ST. LOUIS — The mayor of St. Louis says the city is “on edge” as it awaits a verdict in the first-degree murder trial of former police officer Jason Stockley, in part because of a troubled history of justice in St. Louis and nationwide.

Stockley is accused of fatally shooting Anthony Lamar Smith in 2011. The case was heard last month, but it’s unclear when Judge Timothy Wilson will issue a verdict.

Activists have threatened civil disobedience if Stockley, who is white, is acquitted in the death of Smith, who was black.

“We’re all on edge because we have watched, in this country and in our region, that legal decisions can and do result in families and sometimes entire communities being left without a sense of justice,” Mayor Lyda Krewson said in a statement and video. “That can and has resulted in protests and demonstrations.”

The St. Louis region was in the spotlight in 2014 when 18-year-old Michael Brown, who was black and unarmed, was fatally shot by white officer Darren Wilson in Ferguson, Missouri. The shooting and a grand jury’s decision not to indict Wilson led to months of racially charged protests.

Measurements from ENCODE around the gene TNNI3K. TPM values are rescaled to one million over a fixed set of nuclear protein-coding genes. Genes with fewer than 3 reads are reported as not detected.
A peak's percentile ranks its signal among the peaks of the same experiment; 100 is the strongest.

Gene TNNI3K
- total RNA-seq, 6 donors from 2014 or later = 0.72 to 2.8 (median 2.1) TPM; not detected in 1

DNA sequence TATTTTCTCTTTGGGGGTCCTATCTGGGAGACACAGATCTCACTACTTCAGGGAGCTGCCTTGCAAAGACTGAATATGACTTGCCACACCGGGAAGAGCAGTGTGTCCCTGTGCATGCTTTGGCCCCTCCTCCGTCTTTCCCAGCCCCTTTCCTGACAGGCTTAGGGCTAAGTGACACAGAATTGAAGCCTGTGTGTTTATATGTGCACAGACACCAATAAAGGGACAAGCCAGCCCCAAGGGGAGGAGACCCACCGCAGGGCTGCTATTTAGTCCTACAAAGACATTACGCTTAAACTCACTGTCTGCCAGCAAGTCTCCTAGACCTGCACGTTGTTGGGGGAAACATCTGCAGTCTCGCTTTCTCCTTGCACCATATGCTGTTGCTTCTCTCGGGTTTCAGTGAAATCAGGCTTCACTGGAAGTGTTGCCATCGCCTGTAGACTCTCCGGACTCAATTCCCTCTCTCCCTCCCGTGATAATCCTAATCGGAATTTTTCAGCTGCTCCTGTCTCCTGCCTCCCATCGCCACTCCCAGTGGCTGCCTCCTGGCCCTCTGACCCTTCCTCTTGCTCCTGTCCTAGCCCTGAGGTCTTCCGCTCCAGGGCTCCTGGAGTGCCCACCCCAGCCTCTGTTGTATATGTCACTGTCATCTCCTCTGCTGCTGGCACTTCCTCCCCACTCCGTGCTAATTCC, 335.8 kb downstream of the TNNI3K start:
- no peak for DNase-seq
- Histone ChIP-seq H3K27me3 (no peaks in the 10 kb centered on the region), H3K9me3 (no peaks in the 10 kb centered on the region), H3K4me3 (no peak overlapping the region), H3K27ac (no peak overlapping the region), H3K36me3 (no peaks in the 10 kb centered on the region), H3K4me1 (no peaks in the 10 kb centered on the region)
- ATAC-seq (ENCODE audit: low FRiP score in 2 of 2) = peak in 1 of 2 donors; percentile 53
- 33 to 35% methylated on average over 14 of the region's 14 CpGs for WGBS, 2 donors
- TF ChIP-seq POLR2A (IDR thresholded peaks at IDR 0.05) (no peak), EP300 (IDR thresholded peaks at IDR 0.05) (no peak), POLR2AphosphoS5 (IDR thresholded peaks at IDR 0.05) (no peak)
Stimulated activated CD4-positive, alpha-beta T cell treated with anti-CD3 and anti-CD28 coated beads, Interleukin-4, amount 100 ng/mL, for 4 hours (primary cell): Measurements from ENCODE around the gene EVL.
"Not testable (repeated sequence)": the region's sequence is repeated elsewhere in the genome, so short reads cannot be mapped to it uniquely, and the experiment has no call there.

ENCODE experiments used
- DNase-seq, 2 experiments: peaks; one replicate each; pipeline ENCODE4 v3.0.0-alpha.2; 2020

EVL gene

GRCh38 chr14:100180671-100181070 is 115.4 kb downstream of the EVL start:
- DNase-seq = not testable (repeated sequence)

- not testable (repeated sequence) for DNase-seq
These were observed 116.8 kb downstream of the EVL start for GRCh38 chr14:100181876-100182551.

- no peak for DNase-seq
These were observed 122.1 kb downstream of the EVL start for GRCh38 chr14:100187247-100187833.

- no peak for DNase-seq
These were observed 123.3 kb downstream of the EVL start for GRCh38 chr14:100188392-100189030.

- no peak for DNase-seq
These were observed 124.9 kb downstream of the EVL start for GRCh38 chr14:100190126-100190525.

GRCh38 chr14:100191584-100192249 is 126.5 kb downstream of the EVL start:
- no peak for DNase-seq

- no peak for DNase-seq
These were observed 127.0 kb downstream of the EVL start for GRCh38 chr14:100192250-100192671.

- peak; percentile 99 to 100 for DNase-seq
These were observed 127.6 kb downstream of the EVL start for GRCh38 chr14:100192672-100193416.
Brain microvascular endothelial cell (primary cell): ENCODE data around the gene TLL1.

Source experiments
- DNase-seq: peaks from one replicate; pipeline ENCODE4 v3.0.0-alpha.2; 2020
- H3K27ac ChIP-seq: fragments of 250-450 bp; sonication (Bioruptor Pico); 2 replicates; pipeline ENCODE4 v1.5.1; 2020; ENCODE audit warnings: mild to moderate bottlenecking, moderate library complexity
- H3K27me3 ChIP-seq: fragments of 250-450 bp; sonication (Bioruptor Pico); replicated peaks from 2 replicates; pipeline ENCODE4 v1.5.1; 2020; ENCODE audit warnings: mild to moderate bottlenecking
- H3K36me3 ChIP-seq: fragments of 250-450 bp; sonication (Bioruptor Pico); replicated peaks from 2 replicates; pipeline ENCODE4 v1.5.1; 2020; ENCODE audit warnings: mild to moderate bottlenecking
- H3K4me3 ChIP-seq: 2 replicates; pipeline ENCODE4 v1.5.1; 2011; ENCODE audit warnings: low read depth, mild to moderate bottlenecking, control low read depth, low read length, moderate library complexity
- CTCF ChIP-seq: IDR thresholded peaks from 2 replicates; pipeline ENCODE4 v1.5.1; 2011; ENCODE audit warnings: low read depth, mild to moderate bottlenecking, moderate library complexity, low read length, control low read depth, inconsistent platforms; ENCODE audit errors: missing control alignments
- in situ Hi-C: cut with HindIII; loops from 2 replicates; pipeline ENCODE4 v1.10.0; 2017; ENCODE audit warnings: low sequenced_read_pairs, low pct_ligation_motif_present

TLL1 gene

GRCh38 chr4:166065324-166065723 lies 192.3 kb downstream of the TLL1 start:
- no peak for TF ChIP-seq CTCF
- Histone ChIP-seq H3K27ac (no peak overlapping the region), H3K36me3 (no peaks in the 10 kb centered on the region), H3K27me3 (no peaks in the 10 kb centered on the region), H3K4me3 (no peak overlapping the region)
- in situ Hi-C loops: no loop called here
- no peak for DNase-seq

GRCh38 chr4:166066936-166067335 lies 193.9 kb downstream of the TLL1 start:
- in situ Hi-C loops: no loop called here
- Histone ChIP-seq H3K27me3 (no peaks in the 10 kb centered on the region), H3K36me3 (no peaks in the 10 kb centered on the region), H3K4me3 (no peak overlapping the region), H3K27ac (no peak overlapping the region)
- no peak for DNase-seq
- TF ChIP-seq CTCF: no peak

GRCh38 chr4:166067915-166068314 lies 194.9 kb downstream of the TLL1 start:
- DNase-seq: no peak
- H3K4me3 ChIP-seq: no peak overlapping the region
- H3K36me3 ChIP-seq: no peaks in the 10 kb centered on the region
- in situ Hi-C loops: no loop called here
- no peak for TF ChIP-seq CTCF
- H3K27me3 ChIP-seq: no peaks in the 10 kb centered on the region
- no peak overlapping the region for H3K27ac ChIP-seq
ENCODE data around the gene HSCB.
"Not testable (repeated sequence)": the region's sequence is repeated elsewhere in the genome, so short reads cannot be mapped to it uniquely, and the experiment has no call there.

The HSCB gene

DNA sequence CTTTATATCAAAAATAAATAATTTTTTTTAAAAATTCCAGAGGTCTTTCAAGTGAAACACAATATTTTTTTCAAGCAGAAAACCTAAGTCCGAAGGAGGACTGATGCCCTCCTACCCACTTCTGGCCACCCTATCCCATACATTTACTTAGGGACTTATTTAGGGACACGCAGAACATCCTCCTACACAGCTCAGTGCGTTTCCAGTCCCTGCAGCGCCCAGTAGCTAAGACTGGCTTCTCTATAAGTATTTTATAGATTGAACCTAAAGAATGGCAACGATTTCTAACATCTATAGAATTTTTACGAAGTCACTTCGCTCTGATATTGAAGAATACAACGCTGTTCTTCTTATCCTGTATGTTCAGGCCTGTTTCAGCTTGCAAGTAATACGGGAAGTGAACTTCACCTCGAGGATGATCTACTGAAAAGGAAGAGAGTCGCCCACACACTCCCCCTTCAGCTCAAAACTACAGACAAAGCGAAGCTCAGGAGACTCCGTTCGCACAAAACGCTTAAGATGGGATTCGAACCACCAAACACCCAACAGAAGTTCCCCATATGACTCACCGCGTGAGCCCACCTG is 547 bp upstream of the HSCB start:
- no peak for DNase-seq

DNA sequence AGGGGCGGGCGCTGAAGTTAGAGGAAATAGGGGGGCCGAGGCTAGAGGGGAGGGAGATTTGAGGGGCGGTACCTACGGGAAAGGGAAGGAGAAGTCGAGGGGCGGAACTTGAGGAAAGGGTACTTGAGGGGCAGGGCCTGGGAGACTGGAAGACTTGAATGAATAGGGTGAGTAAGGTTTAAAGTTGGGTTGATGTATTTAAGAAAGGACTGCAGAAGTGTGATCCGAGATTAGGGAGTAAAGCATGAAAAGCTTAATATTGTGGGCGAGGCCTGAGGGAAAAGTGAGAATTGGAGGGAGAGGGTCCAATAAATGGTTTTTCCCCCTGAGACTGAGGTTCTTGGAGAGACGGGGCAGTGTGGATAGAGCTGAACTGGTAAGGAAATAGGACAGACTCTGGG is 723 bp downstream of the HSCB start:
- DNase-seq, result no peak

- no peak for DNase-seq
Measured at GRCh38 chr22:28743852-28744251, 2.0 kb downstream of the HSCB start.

“The worry and anxiety we are feeling today is not without cause, and it did not start with Ferguson,” Krewson said. “It has its roots in the story of our country. I hope we will all learn more about the laws and policies that closed the doors for some, while leaving them open for others.”

Stockley and his partner saw Smith involved in what they thought was a drug transaction at a fast-food parking lot in December 2011. Smith sped away, nearly striking the officers. After a chase, Stockley shot Smith while Smith was still in his car.

Stockley testified that Smith had a gun, but prosecutors alleged that Stockley planted the weapon found in the car. They also cited dashboard camera video in which Stockley threatened to kill Smith less than a minute before doing so.

Krewson, 64, who is white, was elected earlier this year in part because three black Democratic rivals split the African-American vote. She has pledged to help ease the racial divide in St. Louis. The city has a nearly evenly split population of blacks and whites among its 316,000 residents.

Shortly after her election, Krewson created a position of director of racial equity and priority initiatives. She hired Nicole Hudson, who was previously active in reform efforts in Ferguson.